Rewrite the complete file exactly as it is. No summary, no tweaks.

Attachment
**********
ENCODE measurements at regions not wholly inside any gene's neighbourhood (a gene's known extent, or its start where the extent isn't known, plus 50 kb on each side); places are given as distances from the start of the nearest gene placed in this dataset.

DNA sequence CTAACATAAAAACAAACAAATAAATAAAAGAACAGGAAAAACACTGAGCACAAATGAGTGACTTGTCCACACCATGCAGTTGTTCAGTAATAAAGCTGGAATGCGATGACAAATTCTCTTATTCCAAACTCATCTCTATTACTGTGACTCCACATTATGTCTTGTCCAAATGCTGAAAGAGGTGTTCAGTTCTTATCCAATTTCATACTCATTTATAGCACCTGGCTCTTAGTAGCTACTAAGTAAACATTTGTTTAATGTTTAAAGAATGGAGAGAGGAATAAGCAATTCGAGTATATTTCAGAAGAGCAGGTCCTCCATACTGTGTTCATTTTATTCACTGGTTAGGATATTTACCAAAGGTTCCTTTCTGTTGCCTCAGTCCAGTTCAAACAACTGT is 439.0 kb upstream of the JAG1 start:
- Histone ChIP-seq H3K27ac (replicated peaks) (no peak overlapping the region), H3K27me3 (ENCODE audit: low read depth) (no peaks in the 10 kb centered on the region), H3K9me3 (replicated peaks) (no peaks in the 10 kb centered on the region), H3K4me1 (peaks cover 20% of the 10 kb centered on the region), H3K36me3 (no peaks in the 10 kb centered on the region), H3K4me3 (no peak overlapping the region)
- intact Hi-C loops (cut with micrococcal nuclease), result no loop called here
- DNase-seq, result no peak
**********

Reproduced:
ENCODE measurements at regions not wholly inside any gene's neighbourhood (a gene's known extent, or its start where the extent isn't known, plus 50 kb on each side); places are given as distances from the start of the nearest gene placed in this dataset.

DNA sequence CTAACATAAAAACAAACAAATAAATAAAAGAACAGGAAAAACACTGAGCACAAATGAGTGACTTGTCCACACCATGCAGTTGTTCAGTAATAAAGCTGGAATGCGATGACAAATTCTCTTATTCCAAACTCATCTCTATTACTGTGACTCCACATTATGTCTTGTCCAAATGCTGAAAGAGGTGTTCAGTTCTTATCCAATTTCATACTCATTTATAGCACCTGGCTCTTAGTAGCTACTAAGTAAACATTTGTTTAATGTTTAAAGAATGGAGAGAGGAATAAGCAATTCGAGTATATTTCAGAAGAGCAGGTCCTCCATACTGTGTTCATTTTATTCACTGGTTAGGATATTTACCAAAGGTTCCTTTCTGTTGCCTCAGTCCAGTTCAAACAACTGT is 439.0 kb upstream of the JAG1 start:
- Histone ChIP-seq H3K27ac (replicated peaks) (no peak overlapping the region), H3K27me3 (ENCODE audit: low read depth) (no peaks in the 10 kb centered on the region), H3K9me3 (replicated peaks) (no peaks in the 10 kb centered on the region), H3K4me1 (peaks cover 20% of the 10 kb centered on the region), H3K36me3 (no peaks in the 10 kb centered on the region), H3K4me3 (no peak overlapping the region)
- intact Hi-C loops (cut with micrococcal nuclease), result no loop called here
- DNase-seq, result no peak